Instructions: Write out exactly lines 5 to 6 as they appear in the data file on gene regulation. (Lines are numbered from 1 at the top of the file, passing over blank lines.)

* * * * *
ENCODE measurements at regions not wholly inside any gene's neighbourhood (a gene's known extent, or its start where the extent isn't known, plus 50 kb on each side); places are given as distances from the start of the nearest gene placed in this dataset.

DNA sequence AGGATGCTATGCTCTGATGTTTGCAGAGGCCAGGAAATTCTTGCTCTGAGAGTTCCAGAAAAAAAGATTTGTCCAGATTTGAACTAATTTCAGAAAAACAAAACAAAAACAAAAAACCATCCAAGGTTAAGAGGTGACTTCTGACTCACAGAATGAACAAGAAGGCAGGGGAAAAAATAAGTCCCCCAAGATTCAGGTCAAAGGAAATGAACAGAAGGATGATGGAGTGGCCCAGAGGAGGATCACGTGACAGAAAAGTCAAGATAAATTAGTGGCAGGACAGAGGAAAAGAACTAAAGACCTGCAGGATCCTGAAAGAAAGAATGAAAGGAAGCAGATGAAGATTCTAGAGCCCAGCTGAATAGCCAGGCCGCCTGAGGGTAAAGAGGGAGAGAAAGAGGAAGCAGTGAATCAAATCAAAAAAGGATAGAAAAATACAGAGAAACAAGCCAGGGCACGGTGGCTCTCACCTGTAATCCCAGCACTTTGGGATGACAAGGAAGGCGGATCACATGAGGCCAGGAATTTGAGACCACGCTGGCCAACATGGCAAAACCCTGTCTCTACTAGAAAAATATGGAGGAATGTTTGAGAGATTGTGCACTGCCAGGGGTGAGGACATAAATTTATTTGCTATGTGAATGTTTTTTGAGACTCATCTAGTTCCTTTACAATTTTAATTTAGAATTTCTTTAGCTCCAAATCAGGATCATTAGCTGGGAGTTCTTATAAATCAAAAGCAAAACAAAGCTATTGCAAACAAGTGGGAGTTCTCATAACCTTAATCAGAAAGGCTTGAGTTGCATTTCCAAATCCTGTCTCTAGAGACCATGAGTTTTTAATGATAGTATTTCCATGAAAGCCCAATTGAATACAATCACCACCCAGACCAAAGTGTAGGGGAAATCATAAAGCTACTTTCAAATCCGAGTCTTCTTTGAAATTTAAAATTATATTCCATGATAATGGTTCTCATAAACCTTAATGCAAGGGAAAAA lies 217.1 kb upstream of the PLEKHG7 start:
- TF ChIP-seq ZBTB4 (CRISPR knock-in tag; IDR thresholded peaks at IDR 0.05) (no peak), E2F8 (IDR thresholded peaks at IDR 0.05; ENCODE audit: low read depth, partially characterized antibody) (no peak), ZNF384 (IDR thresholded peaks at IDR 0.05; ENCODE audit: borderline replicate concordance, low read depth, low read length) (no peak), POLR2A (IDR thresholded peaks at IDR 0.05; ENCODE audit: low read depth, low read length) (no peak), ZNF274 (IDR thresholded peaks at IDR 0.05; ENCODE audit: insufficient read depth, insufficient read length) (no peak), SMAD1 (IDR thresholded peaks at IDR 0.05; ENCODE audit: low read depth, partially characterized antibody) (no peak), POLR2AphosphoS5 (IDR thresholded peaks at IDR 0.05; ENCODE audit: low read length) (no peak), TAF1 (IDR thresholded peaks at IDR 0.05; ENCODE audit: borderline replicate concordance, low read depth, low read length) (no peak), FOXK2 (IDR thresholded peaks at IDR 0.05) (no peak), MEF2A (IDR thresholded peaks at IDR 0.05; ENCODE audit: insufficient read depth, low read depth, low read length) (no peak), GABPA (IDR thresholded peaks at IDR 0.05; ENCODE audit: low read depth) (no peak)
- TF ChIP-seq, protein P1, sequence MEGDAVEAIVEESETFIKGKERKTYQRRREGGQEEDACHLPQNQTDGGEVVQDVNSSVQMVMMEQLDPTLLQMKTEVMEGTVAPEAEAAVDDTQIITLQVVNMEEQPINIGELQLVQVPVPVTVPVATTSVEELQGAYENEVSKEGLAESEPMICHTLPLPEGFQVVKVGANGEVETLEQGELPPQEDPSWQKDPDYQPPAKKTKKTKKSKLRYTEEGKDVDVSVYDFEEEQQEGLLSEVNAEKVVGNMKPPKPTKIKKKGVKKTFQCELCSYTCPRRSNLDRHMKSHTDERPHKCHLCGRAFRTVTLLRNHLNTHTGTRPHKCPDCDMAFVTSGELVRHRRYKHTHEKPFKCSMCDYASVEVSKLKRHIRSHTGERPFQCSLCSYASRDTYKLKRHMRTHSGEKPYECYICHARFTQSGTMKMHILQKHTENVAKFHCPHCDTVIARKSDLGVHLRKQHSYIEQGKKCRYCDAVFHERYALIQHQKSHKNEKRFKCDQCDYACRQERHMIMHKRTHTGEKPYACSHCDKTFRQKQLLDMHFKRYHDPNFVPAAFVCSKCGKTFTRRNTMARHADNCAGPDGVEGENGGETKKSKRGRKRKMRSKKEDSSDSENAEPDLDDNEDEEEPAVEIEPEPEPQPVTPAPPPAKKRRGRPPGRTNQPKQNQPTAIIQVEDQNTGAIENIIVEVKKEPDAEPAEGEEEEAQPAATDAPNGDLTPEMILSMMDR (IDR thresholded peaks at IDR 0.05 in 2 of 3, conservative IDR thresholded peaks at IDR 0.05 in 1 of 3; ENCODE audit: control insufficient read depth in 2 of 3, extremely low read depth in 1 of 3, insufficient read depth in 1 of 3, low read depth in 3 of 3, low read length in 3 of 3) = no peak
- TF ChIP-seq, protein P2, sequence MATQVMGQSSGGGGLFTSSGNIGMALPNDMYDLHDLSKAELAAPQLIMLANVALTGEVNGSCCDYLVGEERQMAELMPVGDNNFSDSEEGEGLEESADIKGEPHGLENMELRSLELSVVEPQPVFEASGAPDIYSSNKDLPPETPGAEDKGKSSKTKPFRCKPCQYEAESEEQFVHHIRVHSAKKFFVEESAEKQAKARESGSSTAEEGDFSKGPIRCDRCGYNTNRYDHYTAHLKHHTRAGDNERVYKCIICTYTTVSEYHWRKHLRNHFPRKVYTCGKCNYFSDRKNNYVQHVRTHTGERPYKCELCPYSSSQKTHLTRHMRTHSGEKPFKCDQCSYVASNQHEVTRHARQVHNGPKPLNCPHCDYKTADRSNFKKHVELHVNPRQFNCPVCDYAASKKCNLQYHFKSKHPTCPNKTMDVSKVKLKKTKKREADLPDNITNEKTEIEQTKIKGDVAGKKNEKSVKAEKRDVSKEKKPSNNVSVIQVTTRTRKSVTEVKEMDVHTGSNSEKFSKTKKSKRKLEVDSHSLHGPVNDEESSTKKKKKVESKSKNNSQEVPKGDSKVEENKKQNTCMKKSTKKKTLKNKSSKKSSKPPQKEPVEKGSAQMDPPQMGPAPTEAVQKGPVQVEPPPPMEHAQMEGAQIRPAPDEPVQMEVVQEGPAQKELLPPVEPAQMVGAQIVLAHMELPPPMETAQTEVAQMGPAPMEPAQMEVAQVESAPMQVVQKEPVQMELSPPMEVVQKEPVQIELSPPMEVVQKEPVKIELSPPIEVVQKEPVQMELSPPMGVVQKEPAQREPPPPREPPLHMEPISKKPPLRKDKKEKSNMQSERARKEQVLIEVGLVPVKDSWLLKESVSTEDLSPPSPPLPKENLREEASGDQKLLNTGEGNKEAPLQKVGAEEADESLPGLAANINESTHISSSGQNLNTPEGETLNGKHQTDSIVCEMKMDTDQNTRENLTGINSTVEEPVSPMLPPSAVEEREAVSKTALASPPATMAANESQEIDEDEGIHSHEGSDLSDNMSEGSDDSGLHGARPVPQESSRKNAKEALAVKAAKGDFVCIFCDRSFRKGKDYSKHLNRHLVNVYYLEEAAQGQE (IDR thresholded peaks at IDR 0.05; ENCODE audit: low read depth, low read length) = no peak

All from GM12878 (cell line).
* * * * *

- TF ChIP-seq, protein P2, sequence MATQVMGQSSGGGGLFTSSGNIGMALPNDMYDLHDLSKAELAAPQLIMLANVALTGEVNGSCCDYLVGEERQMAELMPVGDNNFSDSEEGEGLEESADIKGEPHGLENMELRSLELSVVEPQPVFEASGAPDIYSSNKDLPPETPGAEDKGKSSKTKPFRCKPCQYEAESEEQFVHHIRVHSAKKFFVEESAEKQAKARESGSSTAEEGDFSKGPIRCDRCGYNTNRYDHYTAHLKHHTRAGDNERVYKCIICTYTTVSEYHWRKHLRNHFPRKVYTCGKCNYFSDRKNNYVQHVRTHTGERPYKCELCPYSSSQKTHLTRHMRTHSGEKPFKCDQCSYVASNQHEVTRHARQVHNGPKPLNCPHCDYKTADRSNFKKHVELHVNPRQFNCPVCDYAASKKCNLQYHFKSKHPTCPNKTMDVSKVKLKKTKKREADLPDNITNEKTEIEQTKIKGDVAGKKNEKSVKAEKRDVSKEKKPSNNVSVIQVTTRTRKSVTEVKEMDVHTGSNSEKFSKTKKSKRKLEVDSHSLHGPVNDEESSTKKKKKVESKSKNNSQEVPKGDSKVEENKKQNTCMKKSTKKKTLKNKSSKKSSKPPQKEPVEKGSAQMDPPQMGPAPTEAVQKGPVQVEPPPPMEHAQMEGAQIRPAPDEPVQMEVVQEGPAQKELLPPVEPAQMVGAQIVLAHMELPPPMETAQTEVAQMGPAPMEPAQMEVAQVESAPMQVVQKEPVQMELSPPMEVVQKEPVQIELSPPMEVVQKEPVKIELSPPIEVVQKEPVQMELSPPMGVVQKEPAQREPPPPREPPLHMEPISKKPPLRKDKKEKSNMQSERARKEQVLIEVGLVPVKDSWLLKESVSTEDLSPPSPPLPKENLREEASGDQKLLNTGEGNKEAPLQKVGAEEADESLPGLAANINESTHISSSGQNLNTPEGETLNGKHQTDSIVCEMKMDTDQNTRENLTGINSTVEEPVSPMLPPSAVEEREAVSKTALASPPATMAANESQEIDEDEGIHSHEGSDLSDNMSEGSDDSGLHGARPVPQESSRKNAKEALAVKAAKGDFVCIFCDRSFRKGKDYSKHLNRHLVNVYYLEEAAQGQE (IDR thresholded peaks at IDR 0.05; ENCODE audit: low read depth, low read length) = no peak

All from GM12878 (cell line).